I, for one, am looking forward to Carla Hamilton's upcoming show at the Duluth Art Institute. If you are here in the Twin Ports, Carla's work current work is on display at Red Mug in Superior. I would encourage you to take a lunch there sometime this week and enjoy the great salads, sandwiches, wraps and soups. Special thanks to Suzanne for her support of the arts.

Meantime, art goes on all around you. Engage it.

Saturday, September 24, 2016

Phil Fitzpatrick's Dylan Hour (Plus Fitz's Fave Fives)

Last week I mentioned Phil Fitzpatrick's presentation on Bob Dylan during last week's Libations at the Library. I gave the talk short shrift knowing that I would later return to this theme later in the week. That "later" is now now.

Mr. Fitzpatrick is himself an interesting character. In addition to his career in teaching (Marshall School in Duluth, Mesabi Range College in Virginia), he has been a lifelong poet, Dylan fan and author of A Beautiful Friendship: The Joy of Chasing Bogey Golf.  He's also been a volunteer on the Duluth Dylan Fest Committee this past few years, which is how I came to know him. He's modest, considerate, intelligent and a very fine poet. He opened last week by stating "I'm not a Dylanologist, but I will be your tour guide for the next hour." The premise he aimed to defend was that though Bob Dylan is a citizen of the world, he's never forgotten his roots.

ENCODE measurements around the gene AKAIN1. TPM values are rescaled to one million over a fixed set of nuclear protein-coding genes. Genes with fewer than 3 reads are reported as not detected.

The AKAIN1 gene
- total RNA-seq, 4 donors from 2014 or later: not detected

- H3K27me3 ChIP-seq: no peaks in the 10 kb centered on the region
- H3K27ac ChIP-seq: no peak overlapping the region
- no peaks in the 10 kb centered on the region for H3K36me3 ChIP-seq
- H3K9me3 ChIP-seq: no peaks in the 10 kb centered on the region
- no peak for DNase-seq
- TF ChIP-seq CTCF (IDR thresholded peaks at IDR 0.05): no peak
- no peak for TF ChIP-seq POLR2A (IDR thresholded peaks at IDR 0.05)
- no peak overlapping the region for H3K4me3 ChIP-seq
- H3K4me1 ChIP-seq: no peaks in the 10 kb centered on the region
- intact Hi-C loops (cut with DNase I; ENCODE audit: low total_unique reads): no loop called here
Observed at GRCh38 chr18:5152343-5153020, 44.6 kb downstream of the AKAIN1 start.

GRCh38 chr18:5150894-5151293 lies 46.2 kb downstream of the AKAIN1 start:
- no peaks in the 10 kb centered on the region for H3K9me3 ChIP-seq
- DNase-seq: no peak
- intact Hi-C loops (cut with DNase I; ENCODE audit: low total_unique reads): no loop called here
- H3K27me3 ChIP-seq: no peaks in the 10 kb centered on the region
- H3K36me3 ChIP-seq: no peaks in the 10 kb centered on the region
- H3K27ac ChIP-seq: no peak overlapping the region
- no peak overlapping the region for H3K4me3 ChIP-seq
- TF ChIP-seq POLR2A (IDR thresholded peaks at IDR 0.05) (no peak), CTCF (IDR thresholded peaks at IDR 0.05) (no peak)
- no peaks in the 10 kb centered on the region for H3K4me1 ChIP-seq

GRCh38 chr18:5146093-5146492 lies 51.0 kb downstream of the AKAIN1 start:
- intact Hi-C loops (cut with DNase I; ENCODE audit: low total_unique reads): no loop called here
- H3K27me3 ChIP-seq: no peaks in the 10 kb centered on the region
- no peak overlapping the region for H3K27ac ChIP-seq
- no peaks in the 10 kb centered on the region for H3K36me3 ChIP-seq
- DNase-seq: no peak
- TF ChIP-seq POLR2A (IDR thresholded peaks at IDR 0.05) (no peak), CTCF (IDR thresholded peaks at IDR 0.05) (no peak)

The first section was titled Seven Signals that Dylan Keeps the Northland in His Heart.
1. Nature's healing power is a theme that runs through many of his songs. (e.g. Huck's Tune)
2. He still performs here in Minnesota. (11 concerts in recent years.)
3. When receiving a Grammy he gave a nod to his encounter with Buddy Holly here at the Winter Dance Party concert at the Duluth Armory. (January 31, 1959)
4. He still has family connections here, including his brother David who lives just west of the Twin Cities on the Crow River.
5. His parents are buried here.
6. There are local landmarks here with which he is associated. (His childhood homes, the Armory)
7. References to his father we also cited.

Dylan inherited a number of qualities from his family, including a tireless work ethic, a penchant for showmanship and a fascination with rambling.

The IBM commercial featuring Watson last year noted that two major themes running through Dylan's songs are that (1) Time Passes, and (2) Love Fades, two theme interwoven in the song Red River Shore, Fitz noted.

At the Newport Folk Festival Dylan sang about the hardships of life on the Iron Range, and when Hollywood filmed North Country (starring Charlize Theron, Frances McDormand and Woody Harrelson) the film used Tell Ol' Bill in the soundtrack to overlay the feel and descriptions of the region.

As time ran out Phil shared more examples, including one character that is distinctively Northern Minnesotan: authenticity.

Phil also produced  handout with resources that one could use as a foundation for their own Dylan Quest, as well as a three page trivia quiz and bibliography. What follows here is Fitz's Favorite Fives.

Fitz’s Favorite Fives
Four Sets of Five Resources to Use as Foundation for Your Own Dylan Quest

Novice Set
Highway 61 Revisited, KUMD 103.3 FM, Saturdays/Mondays, 5-6 pm
The Other Side of the Mirror: Bob Dylan Live @ Newport Folk Festival (film)
Just Like Bob Zimmerman’s Blues: Dylan in Minnesota (book)
Bob Dylan: No Direction Home, A Martin Scorsese Film (film)
Bob Dylan’s Greatest Hits (CD)